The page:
If you’re not a fan of whiskey or the black stuff* there’s another way you can celebrate St Patrick’s Day this week and that is with Feeney’s Irish cream liqueur.
Before you say ‘bleugh’, bear with me. I don’t have a sweet tooth and I found myself demolishing an entire glassful.
It is of course outrageously sweet - imagine condensed milk and double cream blitzed with a Galaxy bar. Which would be pretty cloying at room temperature but well chilled or poured over ice it tastes - rather wonderfully - of frozen chocolate bars.
It would be be ridiculously good poured into a chocolate milk shake (adults only, obvs) or you could use it to make the pannacotta in my St Patrick’s Day supper menu.
Tempted? It’s on offer at £12 a litre at Tesco which compares well to £12-13 a standard 70cl bottle elsewhere. Do it!
*Guinness should you be unfamiliar with that phrase.
I seem to be spending a great deal of time at the moment trying to persuade my readers to drink cava which, pound for pound, is at least equal to if not better value than prosecco.
It’s drier, of course, which may put some people off, but which I regard in most instances as a positive advantage and it’s much improved in quality over the last few years.
This particular cava which I tasted at the Great Western Wine tasting in Bath yesterday is made by former sommelier Franck Massard and is a real gem. It’s a Brut Nature wich means it doesn’t have any extra sugar added but isn’t at all lean or mean as a result - it’s full-flavoured, richly textured and absolutely delicious. It would be great with all things fried like croquetas or even fish & chips.
The price for a single bottle at GWW is £12.95 which is very fair with 10% off if you buy two 6 bottle cases bringing it down to £11.65. And Naked Wines has it for £9.99 if you’re one of their ‘Angels’. (You'll pay £13.49 for it with them if you're not!)
As I pointed out in my Guardian column this week Australian wines are fetching some pretty steep prices but to drink a Hunter Valley semillon of this quality it’s absolutely worth it.
It’s a style of wine I love, with far more texture and richness than you’d guess from its modest ABV, in this case 9.5%. Unlike some Hunter Valley semillons which take time to develop their unique character the Gundog Estate Wild semillon is already richly flavoured.due to the fact that a proportion of the wine is fermented on the skins, as with orange and red wine. (Lush, fat, gorgeous were my tasting notes!)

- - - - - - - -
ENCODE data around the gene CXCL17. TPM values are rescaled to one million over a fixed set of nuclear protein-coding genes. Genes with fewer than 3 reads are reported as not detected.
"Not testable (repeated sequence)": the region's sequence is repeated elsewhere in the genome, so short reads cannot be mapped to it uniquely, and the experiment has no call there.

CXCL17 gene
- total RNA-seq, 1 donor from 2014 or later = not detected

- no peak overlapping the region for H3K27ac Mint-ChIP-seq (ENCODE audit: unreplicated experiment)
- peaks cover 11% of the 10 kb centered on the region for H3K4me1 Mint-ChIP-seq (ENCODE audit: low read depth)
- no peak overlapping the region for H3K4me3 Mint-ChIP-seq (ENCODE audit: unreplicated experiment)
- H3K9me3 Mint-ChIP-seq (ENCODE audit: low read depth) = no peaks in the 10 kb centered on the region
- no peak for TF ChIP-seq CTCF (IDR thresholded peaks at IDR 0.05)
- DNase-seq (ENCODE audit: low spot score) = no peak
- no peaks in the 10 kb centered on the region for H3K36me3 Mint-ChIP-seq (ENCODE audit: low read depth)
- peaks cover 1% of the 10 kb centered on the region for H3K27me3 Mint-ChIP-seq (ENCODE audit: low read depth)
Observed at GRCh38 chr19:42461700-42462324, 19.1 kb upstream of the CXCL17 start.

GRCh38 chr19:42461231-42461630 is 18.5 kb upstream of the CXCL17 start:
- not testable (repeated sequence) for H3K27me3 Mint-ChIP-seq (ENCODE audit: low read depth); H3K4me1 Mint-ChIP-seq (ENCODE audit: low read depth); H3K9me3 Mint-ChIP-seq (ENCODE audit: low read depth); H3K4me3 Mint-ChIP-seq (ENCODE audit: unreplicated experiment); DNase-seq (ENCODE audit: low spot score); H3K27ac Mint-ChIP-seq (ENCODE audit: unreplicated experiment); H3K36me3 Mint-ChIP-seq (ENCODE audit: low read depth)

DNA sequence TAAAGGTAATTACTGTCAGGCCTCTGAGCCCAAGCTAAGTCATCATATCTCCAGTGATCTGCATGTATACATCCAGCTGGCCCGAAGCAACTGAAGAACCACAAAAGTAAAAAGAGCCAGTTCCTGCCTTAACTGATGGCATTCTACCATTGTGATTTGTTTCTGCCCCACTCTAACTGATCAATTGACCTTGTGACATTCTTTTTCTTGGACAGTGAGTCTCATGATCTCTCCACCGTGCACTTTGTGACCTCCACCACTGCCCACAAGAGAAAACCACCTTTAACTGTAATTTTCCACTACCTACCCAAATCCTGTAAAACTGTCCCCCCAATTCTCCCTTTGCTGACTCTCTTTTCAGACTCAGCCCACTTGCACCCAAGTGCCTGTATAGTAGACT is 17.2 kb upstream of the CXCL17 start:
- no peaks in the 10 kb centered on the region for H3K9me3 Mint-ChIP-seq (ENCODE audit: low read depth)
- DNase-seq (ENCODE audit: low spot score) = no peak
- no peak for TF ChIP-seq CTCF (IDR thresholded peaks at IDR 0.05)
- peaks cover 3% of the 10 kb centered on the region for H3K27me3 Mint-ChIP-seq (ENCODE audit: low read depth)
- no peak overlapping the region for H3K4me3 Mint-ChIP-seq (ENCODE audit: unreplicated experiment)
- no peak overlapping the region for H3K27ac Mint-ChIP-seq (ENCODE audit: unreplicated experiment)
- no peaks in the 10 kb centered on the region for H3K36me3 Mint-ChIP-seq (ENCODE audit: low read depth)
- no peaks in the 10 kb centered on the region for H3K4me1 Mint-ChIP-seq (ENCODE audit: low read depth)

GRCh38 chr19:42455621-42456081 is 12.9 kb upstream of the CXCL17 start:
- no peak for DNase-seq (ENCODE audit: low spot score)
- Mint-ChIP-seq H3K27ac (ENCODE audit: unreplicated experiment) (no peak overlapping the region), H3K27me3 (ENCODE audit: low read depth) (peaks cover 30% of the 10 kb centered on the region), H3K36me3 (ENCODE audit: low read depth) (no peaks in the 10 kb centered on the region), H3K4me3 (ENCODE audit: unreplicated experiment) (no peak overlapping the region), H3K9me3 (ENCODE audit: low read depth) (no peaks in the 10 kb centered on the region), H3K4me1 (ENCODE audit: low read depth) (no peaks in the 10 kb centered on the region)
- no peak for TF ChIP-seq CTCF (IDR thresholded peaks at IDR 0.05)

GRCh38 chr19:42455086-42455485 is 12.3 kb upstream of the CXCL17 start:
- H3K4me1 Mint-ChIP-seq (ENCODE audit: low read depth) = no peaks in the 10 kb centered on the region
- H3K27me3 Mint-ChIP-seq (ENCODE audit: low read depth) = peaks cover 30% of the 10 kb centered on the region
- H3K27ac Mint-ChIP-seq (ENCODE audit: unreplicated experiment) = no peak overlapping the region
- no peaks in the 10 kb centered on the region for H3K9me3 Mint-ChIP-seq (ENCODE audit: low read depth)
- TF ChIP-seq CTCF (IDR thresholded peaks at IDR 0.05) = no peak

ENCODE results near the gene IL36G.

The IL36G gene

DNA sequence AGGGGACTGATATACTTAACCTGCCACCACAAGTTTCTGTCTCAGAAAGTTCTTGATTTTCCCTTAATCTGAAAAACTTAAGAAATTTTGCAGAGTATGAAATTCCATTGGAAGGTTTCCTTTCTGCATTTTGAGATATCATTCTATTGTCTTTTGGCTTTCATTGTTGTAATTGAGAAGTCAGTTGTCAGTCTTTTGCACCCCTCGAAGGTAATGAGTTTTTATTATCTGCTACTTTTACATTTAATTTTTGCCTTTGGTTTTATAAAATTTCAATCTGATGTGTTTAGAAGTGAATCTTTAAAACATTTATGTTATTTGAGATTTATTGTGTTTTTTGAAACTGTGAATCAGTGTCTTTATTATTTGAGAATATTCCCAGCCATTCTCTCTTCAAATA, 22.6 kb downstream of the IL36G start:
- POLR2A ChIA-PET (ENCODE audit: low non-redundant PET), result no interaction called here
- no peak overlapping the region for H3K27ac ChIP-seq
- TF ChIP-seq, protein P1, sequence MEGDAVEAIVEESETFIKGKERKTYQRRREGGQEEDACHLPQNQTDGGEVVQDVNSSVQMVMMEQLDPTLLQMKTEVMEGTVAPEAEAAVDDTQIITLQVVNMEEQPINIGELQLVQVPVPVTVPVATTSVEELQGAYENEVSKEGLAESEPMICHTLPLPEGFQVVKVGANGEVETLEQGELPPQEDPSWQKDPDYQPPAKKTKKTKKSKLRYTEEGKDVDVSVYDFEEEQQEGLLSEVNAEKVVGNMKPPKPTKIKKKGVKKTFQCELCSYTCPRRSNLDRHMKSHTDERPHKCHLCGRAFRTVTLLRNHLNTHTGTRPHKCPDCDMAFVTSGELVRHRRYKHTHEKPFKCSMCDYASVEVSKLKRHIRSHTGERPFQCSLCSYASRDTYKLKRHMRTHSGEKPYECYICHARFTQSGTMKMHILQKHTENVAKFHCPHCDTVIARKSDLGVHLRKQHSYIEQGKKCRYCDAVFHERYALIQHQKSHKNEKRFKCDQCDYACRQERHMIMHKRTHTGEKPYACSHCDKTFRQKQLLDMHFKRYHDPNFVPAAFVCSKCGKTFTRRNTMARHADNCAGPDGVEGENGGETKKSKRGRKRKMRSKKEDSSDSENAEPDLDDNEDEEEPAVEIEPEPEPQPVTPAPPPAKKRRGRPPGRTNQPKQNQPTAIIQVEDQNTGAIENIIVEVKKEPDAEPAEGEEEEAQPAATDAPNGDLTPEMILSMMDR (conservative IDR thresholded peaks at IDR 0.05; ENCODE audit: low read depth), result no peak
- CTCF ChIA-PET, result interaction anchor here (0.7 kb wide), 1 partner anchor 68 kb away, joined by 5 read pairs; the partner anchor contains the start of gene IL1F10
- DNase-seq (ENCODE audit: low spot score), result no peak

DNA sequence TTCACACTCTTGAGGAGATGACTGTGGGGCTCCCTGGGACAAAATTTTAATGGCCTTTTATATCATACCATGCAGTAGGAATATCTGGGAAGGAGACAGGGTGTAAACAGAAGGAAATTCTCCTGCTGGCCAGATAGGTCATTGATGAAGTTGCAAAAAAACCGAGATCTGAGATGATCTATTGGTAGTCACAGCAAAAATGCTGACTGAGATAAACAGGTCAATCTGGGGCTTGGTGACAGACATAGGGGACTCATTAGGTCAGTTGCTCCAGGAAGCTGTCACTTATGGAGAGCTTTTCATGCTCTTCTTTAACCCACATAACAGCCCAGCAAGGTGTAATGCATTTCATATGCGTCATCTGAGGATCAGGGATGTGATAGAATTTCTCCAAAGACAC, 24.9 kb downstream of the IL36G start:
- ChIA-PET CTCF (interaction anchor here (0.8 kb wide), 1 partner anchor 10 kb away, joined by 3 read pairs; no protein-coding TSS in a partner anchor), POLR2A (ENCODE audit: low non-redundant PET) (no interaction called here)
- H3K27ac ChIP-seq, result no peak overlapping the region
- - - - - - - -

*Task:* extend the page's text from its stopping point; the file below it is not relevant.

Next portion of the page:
What would I drink it with. I’m thinking rich seafood - like razor clams or grilled swordfish. It could also take south-east Asian spicing, especially Thai which is in fact what the website suggests
"Because the wine is so textural and carries some residual sweetness, the Wild Semillon is an interesting proposition with food matching" they say. "The wine should hold up well to spicy, Thai-style dishes where acidity, saltiness and chilli are often offset by barely noticeable sweetness. It also partners well to roast pork or lighter poultry dishes."
As I've pointed out on more than one occasion pink champers is pretty pricey so if you’re looking for something a little more affordable this sparkling Bordeaux rosé I’ve just discovered in Aldi’s Spring Wine Festival should hit the spot
Bordeaux isn’t of course noted for its sparkling wine but as it’s what many people want to drink these days it’s got in on the act.
This, I imagine, is made from merlot and has a lovely fresh strawberry flavour.
Although it’s drier than prosecco it wouldn't be too dry to demolish with a white chocolate dessert or a box of milk chocolates or, as they suggest on the label, with sushi which would would definitely appeal to me.
And at £7.99 it won’t break the bank.
For my other Valentine's Day picks see my Guardian column
This full-flavoured pinot noir from Worcestershire took me totally by surprise this week. I would never have guessed it was from the UK.
It was on the list at Native in Covent Garden, a charming small modern British restaurant which is also a bit of a find. I was going to make it my match of the week given how well it matched a slightly smoky dish of rare venison with salt-baked turnip and smoked potato but it’s such an intriguing wine it deserves the spotlight on its own.
It’s made by Simon Day who also makes cider at Sixteen Ridges sister company Once Upon a Tree and costs £15.49 from their website. Other stockists include Hawkins Bros who have it for £16 and Hay Wines (£16.49) (Restaurants and hotels can buy it from Jascots*)
Pinot noir early - otherwise known as pinot noir précoce is, as the name suggests, an early ripening variant of pinot noir that is doing particularly well in this part of the world. Think less the pure fruit flavours of the best burgundy or New Zealand pinot noir and more earthy, hedgerow fruits. They also suggest pairing it with crispy roast duck, slow roasted lamb or a rich mushroom dish
It won a silver medal in this year’s IWSC awards and a Bronze in the Decanter World Wine Awards.
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